With Hurricane Irma’s aftereffects upon us, FEMA workers will be out and about in South Florida’s hardest-hit areas, knocking on doors and helping people file their claims.
But how do you know the person at your doorstep isn’t a phony? FEMA officials are asking Miami-Dade, Broward and Monroe residents to keep an eye out for red flags.
Though complaints haven’t officially rolled in, local officials are convinced it’s only a matter of time before the games begin.
“After the hurricane, this is the time for scammers,” Miami-Dade State Attorney Katherine Fernandez Rundle told the Miami Herald Tuesday. “When people are in need, the scammers pop up out of the ground like mushrooms.”
FEMA spokesman, John Mills, confirmed Tuesday that FEMA’s Disaster Survivor Assistance Teams (DSA) are working several neighborhoods in the tri-county area, but warned citizens to be vigilant.
“We’re especially visiting areas that may have limited access to the internet and phone service,” Mills said. “Right now we have six teams in Miami-Dade knocking on doors helping people get registered on the spot. I don’t want people to be scared to receive help from our workers but they do need to be alert.”
Mills noted that workers may be accompanied by a variety of entities like local, state and federal agencies along with charitable organizations.
So, what do you look for when someone knocks on your door?
▪ Rule 1: FEMA will never ask for any money. If this happens, call your local police.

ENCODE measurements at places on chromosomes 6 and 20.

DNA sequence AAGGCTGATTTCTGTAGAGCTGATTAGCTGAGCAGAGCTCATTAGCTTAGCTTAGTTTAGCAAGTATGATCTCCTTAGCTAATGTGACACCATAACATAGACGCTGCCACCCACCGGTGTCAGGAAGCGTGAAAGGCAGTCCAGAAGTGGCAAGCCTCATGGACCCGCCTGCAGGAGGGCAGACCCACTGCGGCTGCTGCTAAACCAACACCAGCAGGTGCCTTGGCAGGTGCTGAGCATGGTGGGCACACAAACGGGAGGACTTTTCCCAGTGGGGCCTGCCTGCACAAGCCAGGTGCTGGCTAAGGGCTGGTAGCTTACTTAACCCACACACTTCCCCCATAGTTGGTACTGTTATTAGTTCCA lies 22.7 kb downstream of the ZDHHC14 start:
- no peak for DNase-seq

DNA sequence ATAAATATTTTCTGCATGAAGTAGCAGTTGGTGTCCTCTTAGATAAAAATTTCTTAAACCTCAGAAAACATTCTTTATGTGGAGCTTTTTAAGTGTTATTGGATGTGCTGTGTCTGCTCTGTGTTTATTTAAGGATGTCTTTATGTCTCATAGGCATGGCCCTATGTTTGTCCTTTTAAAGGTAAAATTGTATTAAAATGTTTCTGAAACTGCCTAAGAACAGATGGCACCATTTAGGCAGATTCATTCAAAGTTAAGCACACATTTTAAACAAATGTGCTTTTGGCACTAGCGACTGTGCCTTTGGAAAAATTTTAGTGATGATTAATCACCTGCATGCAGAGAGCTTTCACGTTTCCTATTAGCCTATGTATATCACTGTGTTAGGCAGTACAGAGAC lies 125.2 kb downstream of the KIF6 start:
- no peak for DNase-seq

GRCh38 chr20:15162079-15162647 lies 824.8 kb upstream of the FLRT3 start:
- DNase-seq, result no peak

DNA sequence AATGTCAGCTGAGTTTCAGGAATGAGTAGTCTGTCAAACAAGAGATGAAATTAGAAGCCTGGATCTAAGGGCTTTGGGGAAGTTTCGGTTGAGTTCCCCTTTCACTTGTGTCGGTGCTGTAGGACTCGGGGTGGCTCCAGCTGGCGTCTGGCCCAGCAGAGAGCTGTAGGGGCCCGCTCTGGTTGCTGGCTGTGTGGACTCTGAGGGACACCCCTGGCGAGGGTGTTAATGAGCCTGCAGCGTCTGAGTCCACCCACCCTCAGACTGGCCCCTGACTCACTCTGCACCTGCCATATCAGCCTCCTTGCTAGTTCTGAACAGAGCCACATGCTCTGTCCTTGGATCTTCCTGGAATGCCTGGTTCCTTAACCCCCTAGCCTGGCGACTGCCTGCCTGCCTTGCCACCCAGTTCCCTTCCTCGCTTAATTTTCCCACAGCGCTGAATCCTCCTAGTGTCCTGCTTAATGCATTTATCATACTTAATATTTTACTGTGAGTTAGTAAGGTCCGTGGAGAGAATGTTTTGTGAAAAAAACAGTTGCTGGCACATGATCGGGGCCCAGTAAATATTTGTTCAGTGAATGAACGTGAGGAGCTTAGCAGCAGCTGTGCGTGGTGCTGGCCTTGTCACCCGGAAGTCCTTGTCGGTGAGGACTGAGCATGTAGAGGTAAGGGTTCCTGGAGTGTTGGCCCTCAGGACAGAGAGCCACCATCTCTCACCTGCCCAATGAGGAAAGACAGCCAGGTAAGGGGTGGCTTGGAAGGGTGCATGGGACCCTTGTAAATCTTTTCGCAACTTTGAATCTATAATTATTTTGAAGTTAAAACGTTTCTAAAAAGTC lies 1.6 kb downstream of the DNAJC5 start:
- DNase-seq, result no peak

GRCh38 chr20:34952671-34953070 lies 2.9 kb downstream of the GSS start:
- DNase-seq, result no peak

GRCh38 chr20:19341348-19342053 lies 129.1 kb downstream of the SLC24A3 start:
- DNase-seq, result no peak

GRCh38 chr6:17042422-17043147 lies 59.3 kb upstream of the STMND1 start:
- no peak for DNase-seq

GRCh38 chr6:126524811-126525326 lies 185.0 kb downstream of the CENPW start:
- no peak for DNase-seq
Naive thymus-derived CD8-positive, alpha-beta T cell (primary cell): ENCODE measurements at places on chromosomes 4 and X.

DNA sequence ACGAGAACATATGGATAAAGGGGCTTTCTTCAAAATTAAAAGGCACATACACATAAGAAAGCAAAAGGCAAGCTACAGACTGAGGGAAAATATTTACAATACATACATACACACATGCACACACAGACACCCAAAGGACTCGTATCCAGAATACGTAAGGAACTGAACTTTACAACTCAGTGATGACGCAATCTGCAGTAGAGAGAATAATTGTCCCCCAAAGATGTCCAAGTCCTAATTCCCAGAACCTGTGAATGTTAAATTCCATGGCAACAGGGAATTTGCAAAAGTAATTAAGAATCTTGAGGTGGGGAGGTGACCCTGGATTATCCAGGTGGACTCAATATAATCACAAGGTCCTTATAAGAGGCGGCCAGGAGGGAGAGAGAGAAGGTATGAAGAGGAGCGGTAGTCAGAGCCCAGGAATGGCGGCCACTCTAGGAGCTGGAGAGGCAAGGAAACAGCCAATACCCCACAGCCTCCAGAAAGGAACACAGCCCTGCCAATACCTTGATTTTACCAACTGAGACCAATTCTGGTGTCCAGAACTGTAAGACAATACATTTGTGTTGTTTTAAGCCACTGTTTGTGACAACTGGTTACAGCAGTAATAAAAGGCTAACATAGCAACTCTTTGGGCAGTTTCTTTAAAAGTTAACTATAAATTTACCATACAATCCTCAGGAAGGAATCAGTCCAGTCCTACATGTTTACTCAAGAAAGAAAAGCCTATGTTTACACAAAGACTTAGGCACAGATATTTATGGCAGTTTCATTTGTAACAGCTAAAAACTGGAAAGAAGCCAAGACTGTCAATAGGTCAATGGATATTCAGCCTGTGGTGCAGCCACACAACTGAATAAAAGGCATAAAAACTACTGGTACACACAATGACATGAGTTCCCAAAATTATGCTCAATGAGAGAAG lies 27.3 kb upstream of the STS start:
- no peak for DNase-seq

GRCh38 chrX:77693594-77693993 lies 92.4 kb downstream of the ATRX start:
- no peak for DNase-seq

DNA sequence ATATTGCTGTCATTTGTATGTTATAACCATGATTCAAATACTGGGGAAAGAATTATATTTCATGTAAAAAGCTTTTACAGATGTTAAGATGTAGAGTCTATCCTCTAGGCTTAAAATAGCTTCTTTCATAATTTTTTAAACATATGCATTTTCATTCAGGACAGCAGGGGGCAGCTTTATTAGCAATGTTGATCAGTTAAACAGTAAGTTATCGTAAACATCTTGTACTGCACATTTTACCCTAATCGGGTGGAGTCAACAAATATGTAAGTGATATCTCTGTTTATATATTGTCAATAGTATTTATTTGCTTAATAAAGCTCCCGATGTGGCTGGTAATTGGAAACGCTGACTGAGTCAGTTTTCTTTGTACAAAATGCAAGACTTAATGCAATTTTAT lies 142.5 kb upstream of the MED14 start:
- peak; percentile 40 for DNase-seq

▪ All FEMA representatives will be wearing a federal photo ID badge. A FEMA shirt or jacket is not proof of identity.
▪ Beware of people going door-to-door. People knocking on doors at damaged homes or phoning homeowners claiming to be building contractors could be con artists, officials say.
▪ FEMA does not have ‘approved’ contractors. Beware of businesses that say they are affiliated with FEMA. Don’t sign anything you don’t understand or contracts with blank spaces. Here’s how to background check your contractor while you’re at it.
In the last week, FEMA approved more than $153 million in grants for more than 100,000 households in Florida for disaster-related needs not covered by insurance.
FEMA officials say you don’t have to wait for someone to knock on your door to file your claim. You can call 1-800-621-3362 or file online at https://www.disasterassistance.gov/.
Follow Monique O. Madan on Twitter: @MoniqueOMadan